Donald Kirby Ross was born in Beverly,
Kansas, on December 8, 1910. He enlisted in the Navy in Denver, Colorado, on
June 3, 1929, graduated company honor man from basic training, San Diego,
completed Machinist Mate School, Norfolk, VA first in his class and was
assigned to USS Henderson on a China service run.
While serving in hospital ship Relief, Ross saw his first action (with the
Marines) in Nicaragua in 1931. Advancing through the rates on the minesweeper
USS Brant, destroyer USS Simpson and cruiser USS Minneapolis, he attained the
rank of Warrant Officer and was assigned to USS Nevada (BB-36).
It was on USS Nevada that Ross distinguished himself on December 7, 1941 by
assuming responsibility to furnish power under untenable conditions, to get
the ship underway - the only battleship to do so during the Japanese attack.
"When his station in the forward dynamo room became almost untenable due
to smoke, steam and heat," reads Ross' citation, "he forced his men
to leave that station and performed all the duties himself until blinded and
unconscious. Upon being rescued and resuscitated, he returned and secured the
forward dynamo room and proceeded to the after dynamo room, where he was
later again rendered unconscious by exhaustion. Upon recovering
consciousness, he returned to his station, where he remained until directed
to abandon it."
Ross was presented the Medal of Honor by Admiral Chester Nimitz on April 18,
1942, and was commissioned an Ensign in June 1942. Later in the war, he also
participated in the landings at Normandy and Southern France.
Ross retired in
July 1956 as a Captain, after 27 years of consecutive active duty aboard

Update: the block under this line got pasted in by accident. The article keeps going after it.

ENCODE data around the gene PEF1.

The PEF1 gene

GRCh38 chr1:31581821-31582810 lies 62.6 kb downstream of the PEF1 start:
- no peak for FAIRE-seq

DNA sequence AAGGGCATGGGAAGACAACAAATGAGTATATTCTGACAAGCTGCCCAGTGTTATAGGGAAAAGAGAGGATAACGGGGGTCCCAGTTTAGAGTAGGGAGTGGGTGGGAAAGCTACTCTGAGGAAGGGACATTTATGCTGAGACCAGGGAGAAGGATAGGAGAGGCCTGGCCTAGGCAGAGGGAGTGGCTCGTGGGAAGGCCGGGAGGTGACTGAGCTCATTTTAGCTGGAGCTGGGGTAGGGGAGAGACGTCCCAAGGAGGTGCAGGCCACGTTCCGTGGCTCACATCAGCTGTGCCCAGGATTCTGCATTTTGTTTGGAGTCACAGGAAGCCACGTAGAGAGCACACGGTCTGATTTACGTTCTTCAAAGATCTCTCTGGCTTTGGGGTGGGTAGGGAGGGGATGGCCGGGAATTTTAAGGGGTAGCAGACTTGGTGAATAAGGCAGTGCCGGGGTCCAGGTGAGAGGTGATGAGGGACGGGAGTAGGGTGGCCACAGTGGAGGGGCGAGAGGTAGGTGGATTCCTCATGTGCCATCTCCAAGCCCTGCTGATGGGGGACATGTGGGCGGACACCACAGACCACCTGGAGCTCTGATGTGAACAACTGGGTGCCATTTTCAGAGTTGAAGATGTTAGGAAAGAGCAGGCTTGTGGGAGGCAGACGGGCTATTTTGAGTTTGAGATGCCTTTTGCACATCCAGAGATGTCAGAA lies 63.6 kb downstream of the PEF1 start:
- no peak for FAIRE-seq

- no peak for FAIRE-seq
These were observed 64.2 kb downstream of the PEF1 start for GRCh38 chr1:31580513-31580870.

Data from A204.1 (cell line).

every type of surface ship then afloat.
Making his home in
Washington State after leaving the Navy, Captain Ross was active in farm life
and community affairs, and in perpetuating the memory of the Pearl Harbor
attack, which he described as "not a story about a defeat. It's a story
about a job well done". He attended 50th Anniversary ceremonies at Pearl
Harbor on 7 December 1991, during which a memorial was dedicated to his old
ship, USS Nevada.
Captain Donald K.
Ross died at Bremerton, Washington, on 27 May 1992. His ashes were scattered
at sea over the USS Nevada.
Medal of Honor citation of Lieutenant
Commander Donald Kirby Ross:
printed in the official publication "Medal of Honor, 1861-1949, The
Navy", page 252):
distinguished conduct in the line of his profession, extraordinary courage
and disregard of his own life during the attack on the Fleet in Pearl Harbor,
Territory of Hawaii, by Japanese Forces on 7 December 1941. When his station
in the forward dynamo room of the U.S.S. Nevada became almost untenable due
to smoke, steam and heat, Lieutenant Commander Ross forced his men to leave
that station and performed all the duties himself until blinded and
unconscious. Upon being rescued and resuscitated, he returned and secured the
forward dynamo room and proceeded to the after dynamo room where he was later
again rendered unconscious by exhaustion. Again recovering consciousness he
returned to his station where he remained until directed to abandon it."
ROSS' keel was laid in April 1995 in
Pascagoula, Mississippi, and she was christened one year later by her sponsor
Helen Lou Ross, widow of the ship's namesake. ROSS' crew of plankowners moved
aboard in April 1997 and sailed her to Galveston, Texas, where she was
commissioned on June 28, 1997.
After commissioning, ROSS completed Combat Systems Ship Qualification Trials,
an Inter Deployment Training Cycle, and left on her maiden deployment March
26, 1999 as part of the THEODORE ROOSEVELT Battle Group. ROSS' first
deployment included Tomahawk missile strikes in support of Operation ALLIED
FORCE in Kosovo, the first-ever combat operation in NATO history. ROSS was
awarded the Battle Efficiency "E" for calendar year 1999 in
recognition of her outstanding performance throughout her work-ups and during